There’s tension between them but at least they’re not related.
Emily goes downstairs when she realizes there’s someone down there was well. It’s a woman. An older white woman. Is it a Karen?
It’s a Jane (Maryann “Eats a Bagel” Nagel). And her husband Mitch (Jake “From State Farm” Weber) Turner. It turns out that the Turners are friends with Randall’s dad and they had arranged to use the beach house for the weekend.
The Turners remember Randall when he was a child but they had no idea he had a sister and they look so much alike.
Randall and Emily explain to the Turners that they are not brother and sister even though they look alike. They frequently have intercourse with nary a Game of Thrones vibe.
Emily thinks this is awkward and suggests she and Randall go to a hotel.
Mitch will have nothing of it. They will share the beach house and make the best of it. There’s more than enough room for everybody.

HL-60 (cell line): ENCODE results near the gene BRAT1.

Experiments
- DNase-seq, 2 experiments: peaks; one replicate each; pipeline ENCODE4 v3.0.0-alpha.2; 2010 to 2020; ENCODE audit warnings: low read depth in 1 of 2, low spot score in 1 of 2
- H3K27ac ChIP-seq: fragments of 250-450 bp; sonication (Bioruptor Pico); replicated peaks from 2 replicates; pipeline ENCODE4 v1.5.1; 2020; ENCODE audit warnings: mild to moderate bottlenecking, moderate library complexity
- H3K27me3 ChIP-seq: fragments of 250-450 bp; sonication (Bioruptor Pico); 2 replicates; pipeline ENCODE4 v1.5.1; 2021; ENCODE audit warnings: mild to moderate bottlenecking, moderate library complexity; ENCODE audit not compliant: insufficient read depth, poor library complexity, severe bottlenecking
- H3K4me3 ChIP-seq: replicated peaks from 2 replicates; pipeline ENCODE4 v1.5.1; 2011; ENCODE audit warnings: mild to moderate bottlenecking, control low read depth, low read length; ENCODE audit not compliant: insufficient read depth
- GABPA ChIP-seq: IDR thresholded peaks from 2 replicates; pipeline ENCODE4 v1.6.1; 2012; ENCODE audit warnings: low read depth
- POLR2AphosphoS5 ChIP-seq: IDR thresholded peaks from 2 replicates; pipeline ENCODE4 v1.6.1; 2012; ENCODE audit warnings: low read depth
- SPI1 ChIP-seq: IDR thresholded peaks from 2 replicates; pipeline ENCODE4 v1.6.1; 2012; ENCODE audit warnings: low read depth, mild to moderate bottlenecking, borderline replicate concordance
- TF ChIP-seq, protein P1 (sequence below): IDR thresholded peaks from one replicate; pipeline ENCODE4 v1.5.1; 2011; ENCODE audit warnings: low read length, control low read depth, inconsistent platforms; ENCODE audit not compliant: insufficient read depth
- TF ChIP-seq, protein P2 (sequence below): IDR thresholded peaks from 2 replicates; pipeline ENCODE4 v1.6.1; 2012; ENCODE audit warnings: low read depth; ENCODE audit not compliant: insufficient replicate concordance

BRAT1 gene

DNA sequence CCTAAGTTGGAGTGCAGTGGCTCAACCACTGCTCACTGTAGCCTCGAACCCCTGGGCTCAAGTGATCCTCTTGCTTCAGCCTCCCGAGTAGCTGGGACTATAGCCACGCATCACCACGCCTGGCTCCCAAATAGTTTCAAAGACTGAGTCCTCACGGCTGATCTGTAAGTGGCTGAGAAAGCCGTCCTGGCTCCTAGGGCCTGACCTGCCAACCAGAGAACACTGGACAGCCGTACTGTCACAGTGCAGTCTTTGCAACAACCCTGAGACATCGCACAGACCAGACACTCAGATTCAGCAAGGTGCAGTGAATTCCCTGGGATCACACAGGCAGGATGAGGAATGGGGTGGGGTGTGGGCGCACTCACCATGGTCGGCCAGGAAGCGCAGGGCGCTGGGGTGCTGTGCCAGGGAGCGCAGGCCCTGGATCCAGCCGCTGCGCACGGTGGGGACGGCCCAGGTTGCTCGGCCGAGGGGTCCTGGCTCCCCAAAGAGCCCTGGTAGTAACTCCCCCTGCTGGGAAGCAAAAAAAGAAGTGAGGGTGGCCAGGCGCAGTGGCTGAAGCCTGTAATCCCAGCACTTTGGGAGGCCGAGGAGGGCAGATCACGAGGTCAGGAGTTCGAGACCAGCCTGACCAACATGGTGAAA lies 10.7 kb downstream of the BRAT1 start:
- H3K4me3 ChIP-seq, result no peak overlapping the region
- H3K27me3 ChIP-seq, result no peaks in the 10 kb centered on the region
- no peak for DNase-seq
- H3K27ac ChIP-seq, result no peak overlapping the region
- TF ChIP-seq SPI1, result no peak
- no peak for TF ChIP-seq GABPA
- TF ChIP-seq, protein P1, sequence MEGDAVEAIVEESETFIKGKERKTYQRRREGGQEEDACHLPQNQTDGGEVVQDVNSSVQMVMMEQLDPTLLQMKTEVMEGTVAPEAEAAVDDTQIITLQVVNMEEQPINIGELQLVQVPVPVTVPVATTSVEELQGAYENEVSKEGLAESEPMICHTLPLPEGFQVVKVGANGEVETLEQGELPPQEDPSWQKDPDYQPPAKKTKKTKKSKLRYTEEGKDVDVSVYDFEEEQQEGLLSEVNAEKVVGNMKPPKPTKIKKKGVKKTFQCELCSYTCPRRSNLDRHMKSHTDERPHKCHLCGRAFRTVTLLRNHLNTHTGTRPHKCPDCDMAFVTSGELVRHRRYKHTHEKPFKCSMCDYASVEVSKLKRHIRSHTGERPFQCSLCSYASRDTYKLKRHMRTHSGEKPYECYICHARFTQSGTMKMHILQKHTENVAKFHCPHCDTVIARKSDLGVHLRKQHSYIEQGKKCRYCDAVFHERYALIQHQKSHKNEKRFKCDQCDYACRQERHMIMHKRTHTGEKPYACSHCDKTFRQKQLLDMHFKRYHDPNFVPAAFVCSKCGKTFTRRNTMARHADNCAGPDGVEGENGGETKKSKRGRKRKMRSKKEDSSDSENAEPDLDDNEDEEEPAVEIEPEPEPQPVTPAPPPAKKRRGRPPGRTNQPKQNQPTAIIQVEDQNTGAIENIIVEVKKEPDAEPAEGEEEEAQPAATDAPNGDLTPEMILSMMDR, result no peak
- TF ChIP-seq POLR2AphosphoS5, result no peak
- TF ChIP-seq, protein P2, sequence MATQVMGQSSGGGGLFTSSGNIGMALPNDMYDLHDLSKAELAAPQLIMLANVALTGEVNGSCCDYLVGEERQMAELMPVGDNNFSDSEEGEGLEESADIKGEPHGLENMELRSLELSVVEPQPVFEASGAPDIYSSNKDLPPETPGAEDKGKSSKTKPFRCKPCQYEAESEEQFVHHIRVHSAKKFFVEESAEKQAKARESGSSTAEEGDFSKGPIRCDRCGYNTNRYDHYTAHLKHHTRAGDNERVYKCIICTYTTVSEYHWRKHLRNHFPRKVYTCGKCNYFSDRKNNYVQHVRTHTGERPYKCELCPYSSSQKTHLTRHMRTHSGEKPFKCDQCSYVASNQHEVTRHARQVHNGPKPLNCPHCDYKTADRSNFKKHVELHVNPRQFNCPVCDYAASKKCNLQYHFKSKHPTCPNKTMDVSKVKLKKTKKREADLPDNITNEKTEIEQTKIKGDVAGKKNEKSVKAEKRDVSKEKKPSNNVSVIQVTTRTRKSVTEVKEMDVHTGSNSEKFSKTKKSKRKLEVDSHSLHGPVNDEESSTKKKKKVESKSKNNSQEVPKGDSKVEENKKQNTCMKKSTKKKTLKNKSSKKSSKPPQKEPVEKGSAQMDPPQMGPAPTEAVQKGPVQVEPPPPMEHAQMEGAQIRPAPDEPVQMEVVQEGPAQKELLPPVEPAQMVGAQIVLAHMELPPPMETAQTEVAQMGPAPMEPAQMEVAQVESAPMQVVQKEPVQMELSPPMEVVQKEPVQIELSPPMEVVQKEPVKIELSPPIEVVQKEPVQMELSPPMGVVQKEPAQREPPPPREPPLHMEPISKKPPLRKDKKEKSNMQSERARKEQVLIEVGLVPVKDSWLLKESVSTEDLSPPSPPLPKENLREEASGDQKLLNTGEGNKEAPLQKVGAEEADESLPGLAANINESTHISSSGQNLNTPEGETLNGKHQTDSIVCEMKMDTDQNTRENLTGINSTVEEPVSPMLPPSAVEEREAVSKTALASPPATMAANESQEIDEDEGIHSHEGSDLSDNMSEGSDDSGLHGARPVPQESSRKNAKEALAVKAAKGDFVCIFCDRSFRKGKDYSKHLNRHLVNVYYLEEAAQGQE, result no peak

Emily notices that Jane seems out of it a lot of the time. Emily surmises that the dozen medications in the bathroom cabinet are hers.
They have dinner and Emily manages to drop about 5 pages worth of exposition about how she wants to go to grad school and finish her PHD in micro biology. What does this have to do with anything? She might as well talk about how she loves to brew her own beer.
Randall suggests they do some edibles. A montage set to Ziggy Marley ensues.
After everyone’s exposition’d and edible’d out, they go outside because it looks so beautiful this time of night. There’s a lavender haze over the entire beach. Emily notices a strong stench coming from the ocean, as well as a quickly developing fog.
With her meds and her edibles mixing nicely (and by “nicely” I mean not well at all), Jane decides to go out to the ocean. This will turn out fine.
It’s been a while since Jane left. Mitch leaves the house to go after her. Jane’s been known to wander off and pick up hitchhikers and eat their fingers when her meds mix the wrong way.